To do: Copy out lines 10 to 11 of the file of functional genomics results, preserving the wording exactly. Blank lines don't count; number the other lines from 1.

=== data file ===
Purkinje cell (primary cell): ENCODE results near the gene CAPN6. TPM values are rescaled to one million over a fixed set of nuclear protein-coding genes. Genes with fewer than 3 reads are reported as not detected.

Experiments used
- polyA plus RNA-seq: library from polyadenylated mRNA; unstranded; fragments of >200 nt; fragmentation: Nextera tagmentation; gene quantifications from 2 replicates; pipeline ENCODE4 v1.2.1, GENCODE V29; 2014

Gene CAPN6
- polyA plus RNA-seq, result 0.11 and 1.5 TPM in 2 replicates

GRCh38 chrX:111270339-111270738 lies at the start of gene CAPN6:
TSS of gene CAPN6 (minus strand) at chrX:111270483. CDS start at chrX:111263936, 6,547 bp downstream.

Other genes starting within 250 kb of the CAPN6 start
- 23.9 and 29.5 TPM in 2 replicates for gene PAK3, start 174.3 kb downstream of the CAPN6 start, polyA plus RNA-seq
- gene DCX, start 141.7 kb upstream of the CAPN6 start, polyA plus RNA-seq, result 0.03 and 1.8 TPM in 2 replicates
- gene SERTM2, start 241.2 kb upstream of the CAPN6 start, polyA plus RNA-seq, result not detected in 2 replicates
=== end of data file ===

- gene DCX, start 141.7 kb upstream of the CAPN6 start, polyA plus RNA-seq, result 0.03 and 1.8 TPM in 2 replicates
- gene SERTM2, start 241.2 kb upstream of the CAPN6 start, polyA plus RNA-seq, result not detected in 2 replicates